Valentine’s Day: A Story of Forgiving Torture?

SOTIAdmin History

Today we equate Valentine’s Day with Cupid, romance, chocolate, flowers, and romantic dates. However, according to legend, the history of St. Valentine (a.k.a Valentinus) is actually one of persecution and torture, but also of healing and forgiveness. There are many different counts of the tale of Valentinus, and most are dark and violent.

  1. One tale claims that Valentinus was a priest during the third century under Roman Emperor Claudius II. Claudius outlawed marriage for young men because he thought single men made more viable soldiers. Valentinus believed that marriage was sacred and, rather than comply with the wedding ban, continued to marry young Christian people in secret. He was eventually caught, imprisoned, and tortured for performing marriages against the law of the Emperor. He was sentenced to death.
  2. Another legend claims that Emperor Claudius ordered all Romans to worship twelve gods and made it a crime punishable by death to associate with Christianity. Valentinus was dedicated to his faith, and would not let the threat of death keep him from practicing his religion. He was arrested and imprisoned. He was sentenced to death.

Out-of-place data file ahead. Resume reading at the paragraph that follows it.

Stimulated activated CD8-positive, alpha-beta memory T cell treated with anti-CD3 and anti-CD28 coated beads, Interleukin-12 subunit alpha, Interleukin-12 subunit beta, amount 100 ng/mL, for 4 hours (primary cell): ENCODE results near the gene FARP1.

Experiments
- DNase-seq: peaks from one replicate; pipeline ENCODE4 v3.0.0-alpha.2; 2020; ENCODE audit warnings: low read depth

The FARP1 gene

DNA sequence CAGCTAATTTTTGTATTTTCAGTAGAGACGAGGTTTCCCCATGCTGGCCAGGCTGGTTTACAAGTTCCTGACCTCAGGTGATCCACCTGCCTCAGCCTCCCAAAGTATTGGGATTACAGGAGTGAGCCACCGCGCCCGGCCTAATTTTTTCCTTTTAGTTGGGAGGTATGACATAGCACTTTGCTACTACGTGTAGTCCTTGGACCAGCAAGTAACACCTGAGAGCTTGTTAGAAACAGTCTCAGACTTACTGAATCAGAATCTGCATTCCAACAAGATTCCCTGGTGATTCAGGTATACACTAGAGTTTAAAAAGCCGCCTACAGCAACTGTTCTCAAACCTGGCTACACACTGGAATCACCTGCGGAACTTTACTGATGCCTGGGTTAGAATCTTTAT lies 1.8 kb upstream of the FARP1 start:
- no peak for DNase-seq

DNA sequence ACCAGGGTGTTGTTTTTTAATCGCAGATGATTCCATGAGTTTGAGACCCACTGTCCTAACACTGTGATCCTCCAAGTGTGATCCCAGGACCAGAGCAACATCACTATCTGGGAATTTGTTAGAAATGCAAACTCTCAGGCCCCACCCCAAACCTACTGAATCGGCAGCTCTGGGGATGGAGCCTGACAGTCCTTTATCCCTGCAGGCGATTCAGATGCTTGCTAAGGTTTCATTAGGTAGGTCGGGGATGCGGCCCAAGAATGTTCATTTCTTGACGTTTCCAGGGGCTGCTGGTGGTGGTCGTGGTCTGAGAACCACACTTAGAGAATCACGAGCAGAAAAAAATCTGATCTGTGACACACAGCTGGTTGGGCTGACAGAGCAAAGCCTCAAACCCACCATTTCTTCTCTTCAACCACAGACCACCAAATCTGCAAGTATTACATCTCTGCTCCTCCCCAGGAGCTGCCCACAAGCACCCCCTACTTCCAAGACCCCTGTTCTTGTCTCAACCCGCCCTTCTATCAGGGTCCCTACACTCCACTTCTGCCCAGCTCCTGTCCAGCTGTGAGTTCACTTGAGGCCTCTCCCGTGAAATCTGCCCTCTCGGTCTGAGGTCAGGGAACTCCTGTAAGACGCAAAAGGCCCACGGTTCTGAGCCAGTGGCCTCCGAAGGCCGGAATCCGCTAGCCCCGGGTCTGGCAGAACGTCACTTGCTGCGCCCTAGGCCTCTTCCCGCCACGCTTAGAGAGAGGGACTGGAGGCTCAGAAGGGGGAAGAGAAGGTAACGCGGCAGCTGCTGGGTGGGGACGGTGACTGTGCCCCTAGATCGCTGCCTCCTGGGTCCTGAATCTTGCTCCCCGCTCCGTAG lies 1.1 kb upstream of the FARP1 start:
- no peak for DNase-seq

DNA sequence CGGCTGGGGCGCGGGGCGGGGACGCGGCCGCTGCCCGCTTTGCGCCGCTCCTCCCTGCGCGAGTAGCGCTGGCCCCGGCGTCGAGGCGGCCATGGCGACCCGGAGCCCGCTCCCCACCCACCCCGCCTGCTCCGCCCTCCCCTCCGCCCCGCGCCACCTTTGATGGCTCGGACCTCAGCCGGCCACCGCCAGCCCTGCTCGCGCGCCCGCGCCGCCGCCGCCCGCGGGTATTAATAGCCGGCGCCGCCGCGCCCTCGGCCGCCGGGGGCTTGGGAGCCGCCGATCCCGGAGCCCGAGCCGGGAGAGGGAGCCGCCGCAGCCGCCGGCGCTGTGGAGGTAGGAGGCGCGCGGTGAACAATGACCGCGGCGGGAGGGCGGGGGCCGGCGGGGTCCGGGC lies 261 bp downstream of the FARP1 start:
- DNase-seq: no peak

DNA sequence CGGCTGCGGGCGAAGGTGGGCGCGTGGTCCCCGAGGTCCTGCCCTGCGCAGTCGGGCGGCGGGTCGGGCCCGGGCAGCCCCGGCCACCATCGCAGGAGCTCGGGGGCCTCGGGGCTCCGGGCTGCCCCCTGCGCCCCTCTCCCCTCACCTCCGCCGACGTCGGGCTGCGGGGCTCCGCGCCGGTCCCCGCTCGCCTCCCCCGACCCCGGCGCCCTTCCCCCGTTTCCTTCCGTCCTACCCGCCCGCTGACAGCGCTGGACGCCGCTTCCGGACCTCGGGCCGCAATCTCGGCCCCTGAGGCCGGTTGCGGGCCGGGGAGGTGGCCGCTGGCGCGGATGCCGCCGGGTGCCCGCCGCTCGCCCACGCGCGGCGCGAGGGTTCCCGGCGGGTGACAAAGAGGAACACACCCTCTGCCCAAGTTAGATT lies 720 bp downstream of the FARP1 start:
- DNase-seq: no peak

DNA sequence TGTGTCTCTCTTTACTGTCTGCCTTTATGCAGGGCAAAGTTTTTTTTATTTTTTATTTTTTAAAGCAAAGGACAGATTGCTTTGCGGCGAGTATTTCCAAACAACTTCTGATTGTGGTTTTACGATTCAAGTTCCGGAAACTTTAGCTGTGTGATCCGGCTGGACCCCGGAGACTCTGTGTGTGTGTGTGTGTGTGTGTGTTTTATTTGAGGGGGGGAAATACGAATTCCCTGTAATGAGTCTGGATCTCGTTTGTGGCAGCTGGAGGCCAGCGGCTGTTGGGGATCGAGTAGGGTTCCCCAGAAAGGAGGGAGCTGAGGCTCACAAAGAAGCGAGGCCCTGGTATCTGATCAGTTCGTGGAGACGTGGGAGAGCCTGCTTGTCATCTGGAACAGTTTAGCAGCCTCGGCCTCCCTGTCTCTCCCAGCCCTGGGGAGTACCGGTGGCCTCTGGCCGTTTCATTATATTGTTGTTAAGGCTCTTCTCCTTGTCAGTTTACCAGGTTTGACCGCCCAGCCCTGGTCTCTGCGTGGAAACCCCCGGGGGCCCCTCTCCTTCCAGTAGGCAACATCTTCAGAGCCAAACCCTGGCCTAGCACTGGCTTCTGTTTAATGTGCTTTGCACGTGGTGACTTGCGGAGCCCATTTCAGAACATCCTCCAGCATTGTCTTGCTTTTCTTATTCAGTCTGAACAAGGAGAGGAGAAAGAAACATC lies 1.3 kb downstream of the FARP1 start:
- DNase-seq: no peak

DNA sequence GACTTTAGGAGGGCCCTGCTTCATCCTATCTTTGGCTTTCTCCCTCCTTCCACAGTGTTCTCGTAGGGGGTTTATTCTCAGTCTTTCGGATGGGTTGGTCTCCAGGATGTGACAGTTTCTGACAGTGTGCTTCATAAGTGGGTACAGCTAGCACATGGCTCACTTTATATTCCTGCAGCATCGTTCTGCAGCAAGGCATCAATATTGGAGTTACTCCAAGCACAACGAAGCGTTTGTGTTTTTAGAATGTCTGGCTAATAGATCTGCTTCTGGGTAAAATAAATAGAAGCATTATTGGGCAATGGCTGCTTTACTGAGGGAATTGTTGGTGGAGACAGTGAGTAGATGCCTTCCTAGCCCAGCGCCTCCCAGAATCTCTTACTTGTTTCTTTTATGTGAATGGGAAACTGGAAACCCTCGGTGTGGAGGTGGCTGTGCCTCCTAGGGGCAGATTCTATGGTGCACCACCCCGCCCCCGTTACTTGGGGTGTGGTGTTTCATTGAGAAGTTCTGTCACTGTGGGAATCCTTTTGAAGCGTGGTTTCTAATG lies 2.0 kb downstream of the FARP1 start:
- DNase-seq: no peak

3. A third story claims that Valentinus was a brave man who helped save Christians from the torture and abuse of Roman officials. He was eventually caught, imprisoned, and tortured. He was sentenced to death.

Common to these three tales is a man who was brave enough to stand up for his beliefs, regardless of the threat of death. Each of the legends describes what happened to Valentinus after being tortured in the same way:

Valentinus befriended his torturer’s daughter, a young blind woman named Julia. He showed great strength by forgiving the terrible things her father had done to him. It is said that Valentinus restored her sight by teaching her the power of prayer and believing in God. On the eve of his execution, Valentinus wrote Julia a note urging her to stay close to God and signed it, “From your Valentine.”

We use this sentence to this day when we write our Valentine’s cards. This February 14th, when you send your St. Valentine’s messages of affection, love, and devotion we ask that you also think about the courage of those around the world who stand up for basic human rights and the strength of those who rebuild their lives after overcoming tremendous obstacles such as persecution.

 

Sending love, hope, and healing your way.